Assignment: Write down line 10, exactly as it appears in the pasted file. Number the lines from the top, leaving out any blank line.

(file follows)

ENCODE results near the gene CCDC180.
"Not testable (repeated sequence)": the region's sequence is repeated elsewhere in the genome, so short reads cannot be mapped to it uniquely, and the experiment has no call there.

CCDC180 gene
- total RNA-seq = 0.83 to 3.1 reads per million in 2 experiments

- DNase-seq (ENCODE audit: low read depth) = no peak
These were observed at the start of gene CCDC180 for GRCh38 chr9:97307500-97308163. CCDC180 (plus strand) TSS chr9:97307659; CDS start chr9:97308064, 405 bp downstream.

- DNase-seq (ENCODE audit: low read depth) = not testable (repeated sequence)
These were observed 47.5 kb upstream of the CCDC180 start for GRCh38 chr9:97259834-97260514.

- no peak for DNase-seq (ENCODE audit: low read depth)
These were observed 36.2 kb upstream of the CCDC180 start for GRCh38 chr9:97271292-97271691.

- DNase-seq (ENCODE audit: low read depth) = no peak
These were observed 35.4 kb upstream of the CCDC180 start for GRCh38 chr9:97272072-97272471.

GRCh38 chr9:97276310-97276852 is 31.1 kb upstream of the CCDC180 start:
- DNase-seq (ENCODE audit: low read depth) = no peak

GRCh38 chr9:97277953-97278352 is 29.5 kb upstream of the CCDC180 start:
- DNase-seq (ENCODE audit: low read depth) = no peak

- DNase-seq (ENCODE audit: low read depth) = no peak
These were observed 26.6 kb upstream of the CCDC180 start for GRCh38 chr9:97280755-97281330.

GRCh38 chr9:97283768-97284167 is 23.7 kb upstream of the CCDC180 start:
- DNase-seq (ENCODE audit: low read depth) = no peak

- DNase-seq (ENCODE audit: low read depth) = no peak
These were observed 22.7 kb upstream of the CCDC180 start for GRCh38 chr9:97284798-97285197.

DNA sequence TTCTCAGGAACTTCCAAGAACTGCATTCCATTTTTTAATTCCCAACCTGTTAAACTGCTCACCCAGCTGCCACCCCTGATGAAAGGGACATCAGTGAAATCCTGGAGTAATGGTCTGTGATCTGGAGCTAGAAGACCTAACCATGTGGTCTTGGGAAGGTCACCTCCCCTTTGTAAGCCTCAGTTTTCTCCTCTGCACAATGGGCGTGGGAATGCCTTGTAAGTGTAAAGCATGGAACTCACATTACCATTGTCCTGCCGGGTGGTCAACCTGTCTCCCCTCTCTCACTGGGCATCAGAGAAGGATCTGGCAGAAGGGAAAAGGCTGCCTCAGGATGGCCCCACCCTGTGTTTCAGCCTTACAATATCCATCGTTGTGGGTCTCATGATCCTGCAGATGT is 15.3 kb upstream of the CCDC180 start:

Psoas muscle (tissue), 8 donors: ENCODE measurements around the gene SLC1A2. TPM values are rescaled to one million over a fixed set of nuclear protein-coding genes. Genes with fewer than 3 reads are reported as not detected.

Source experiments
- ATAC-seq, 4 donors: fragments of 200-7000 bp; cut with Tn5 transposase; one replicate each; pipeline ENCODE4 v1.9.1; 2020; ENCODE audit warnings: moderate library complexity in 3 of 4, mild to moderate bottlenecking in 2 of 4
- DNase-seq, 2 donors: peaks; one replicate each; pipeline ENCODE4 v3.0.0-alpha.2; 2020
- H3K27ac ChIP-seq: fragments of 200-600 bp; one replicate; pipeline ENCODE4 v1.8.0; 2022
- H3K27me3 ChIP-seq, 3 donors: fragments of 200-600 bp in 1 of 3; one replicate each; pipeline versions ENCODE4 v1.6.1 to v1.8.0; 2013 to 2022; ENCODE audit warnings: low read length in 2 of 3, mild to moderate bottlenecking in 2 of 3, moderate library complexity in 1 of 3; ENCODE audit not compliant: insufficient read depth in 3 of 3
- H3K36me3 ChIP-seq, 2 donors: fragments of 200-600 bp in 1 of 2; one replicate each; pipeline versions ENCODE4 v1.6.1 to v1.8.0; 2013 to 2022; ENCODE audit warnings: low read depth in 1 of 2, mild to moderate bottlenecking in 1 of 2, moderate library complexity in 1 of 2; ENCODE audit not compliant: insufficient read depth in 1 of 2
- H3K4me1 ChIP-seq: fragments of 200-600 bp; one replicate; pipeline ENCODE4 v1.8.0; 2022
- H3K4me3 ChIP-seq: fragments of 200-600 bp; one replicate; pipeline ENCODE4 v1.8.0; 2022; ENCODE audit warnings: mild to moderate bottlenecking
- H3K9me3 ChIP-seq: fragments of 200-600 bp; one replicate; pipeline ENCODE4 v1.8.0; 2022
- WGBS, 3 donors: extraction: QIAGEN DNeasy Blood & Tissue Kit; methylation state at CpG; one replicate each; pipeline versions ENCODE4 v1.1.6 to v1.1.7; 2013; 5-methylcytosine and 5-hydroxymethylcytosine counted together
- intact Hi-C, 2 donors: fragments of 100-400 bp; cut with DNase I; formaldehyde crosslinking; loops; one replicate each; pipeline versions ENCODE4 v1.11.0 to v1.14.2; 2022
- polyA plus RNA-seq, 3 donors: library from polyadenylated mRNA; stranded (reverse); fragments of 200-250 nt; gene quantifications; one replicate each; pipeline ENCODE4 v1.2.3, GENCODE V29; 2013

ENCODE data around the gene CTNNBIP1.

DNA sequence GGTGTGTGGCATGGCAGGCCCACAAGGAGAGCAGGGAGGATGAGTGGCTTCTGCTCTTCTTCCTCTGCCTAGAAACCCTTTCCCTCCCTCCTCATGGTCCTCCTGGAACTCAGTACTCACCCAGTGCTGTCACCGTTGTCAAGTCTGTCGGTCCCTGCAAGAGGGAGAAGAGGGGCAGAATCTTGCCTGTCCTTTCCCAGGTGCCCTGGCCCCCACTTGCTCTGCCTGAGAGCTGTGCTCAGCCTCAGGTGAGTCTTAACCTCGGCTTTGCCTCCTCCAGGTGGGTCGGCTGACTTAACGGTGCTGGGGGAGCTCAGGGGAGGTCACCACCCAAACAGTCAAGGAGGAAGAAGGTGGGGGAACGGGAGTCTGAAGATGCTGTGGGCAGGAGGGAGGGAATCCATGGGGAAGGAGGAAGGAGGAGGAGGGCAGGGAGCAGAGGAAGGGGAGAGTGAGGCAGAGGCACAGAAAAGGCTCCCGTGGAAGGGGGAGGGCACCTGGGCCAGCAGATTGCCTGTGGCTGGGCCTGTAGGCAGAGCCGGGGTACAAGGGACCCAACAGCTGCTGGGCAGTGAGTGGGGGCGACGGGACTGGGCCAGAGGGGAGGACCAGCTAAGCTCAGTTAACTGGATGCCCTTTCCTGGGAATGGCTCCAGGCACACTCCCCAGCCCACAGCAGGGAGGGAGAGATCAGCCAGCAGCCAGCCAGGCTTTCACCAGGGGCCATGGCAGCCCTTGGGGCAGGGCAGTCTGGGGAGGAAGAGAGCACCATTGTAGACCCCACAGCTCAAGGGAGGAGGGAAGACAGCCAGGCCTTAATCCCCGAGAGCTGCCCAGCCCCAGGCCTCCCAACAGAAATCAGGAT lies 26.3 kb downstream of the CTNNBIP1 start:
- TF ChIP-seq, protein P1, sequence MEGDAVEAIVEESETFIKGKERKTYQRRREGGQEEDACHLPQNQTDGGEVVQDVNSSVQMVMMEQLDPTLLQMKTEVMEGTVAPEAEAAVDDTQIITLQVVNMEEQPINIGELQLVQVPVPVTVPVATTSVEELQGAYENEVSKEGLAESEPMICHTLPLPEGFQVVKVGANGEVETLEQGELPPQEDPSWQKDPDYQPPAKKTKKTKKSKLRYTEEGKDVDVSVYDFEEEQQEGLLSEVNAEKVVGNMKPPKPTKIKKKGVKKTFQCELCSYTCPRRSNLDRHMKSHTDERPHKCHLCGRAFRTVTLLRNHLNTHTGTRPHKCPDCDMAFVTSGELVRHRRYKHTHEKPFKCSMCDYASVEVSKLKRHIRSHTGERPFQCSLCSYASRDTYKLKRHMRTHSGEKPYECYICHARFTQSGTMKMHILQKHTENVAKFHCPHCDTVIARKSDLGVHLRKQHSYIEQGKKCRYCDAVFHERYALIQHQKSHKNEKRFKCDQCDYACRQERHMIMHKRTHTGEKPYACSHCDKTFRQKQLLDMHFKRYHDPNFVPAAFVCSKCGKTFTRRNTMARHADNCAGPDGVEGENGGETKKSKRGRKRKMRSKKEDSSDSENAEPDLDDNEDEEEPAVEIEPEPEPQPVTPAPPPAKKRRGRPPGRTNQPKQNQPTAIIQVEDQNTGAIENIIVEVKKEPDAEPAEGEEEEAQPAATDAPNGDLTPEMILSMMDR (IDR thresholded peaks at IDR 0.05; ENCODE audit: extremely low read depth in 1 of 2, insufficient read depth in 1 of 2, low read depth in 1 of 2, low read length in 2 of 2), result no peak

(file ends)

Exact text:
These were observed 36.2 kb upstream of the CCDC180 start for GRCh38 chr9:97271292-97271691.